Premature Birth and Induced Labour | Action Medical Research | Children's Charity

Premature birth and induced labour: boosting understanding gives new hope

First published on 22 November 2011

Updated on 9 November 2016

What did the project achieve?

“We’ve improved understanding of how a naturally occurring hormone called oxytocin helps to prepare a pregnant woman’s body for childbirth,” says Professor Andrés López Bernal of the University of Bristol.

The researchers believe their findings may one day lead to better ways to control labour, which may benefit women who go into labour prematurely and women who need to have labour induced (meaning labour is started artificially).

At the moment, if a woman goes into labour prematurely, little can be done to stop her baby from being born too soon. Over 61,000 babies are born too soon each year in the UK.1-4

One in five pregnant women has to have labour induced – if, for example, her baby is overdue or isn’t growing properly in the womb.5,6 Induction isn’t always successful and, when drugs are used to start labour, around 22 per cent of women have to have an emergency caesarean.5,6

“Oxytocin stimulates contractions of the uterus (womb), prevents bleeding after delivery and stimulates the production of breast milk,” says Professor López Bernal. “We have improved understanding of how oxytocin works, by revealing interactions with special proteins called growth factors and transcription factors. We plan to investigate this further in the hope of finding ways to improve women’s chances of having a successful delivery.”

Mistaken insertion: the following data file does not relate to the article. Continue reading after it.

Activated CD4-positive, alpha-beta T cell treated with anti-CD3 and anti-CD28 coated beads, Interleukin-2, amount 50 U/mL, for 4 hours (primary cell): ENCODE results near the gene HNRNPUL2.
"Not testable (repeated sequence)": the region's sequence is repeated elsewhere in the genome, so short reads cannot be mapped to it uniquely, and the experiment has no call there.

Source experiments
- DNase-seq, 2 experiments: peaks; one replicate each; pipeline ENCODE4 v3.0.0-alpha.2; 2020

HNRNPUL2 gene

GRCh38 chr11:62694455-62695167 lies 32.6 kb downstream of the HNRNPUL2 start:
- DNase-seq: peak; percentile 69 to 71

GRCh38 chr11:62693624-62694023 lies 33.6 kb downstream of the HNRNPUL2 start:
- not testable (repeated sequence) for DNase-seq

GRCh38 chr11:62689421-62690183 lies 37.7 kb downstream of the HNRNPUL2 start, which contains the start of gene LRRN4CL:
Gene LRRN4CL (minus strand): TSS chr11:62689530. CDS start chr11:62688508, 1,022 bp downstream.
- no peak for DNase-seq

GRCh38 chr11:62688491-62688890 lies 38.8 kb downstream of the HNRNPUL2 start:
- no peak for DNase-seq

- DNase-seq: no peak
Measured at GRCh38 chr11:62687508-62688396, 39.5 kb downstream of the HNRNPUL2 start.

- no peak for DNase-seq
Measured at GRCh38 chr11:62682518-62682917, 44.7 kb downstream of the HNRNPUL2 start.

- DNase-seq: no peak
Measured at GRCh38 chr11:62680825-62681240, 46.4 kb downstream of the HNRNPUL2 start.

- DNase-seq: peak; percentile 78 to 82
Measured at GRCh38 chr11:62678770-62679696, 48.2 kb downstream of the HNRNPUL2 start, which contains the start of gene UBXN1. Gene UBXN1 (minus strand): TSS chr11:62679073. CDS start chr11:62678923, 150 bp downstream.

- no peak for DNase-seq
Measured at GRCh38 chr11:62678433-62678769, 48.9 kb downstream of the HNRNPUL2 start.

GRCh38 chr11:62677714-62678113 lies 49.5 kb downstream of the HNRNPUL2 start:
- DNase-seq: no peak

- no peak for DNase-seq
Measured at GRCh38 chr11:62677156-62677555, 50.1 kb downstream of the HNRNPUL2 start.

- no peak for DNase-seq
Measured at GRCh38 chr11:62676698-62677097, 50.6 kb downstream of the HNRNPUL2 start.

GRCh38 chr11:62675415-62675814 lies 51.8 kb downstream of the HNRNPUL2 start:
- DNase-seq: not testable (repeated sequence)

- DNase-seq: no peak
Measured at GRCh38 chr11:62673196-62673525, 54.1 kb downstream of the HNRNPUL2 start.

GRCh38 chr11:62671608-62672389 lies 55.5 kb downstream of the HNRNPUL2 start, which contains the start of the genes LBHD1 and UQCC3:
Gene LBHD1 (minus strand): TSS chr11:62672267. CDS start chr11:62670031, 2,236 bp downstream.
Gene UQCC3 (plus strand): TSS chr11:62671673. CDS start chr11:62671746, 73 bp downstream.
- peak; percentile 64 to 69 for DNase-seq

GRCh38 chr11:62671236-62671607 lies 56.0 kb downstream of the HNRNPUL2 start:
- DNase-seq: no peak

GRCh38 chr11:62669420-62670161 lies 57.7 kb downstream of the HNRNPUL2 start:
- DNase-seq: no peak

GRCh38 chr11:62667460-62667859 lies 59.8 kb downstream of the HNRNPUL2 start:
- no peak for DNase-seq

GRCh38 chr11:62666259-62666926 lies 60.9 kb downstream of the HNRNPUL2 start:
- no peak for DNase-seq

1. National Institute for Health and Care Excellence (NICE). Preterm labour and birth final scope April 2013. Website accessed 15 August 2016

2. Office for National Statistics. Statistical bulletin: Birth Summary Tables, England and Wales: 2015. Live births, stillbirths, and the intensity of childbearing measured by the total fertility rate. Website accessed 15 August 2016.

3. ISD Scotland Data Tables (2015 data). Maternity and Births. Table 5 - Live births (all, singleton and multiple) by birthweight and gestation. Website accessed 15 August 2016.

4. Northern Ireland Statistics and Research Agency. Births. Live births 1887-2014. Website accessed 15 August 2016.